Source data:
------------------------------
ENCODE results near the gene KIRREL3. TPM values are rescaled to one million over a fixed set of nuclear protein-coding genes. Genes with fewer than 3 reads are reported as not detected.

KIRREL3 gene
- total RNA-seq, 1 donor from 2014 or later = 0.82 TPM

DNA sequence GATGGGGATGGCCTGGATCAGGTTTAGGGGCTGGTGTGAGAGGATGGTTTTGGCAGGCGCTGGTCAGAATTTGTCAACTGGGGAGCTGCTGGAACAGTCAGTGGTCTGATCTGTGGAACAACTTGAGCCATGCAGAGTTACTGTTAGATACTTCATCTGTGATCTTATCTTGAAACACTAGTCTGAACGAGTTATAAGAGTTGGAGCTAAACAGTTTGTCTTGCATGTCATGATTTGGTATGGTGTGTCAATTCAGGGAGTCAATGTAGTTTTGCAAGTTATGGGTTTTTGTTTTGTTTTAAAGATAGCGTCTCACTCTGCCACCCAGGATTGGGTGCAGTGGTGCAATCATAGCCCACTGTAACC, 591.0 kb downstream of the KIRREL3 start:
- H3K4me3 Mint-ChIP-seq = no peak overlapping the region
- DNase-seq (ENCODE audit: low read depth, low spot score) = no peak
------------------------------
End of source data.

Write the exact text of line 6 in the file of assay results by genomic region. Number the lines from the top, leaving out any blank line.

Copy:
- DNase-seq (ENCODE audit: low read depth, low spot score) = no peak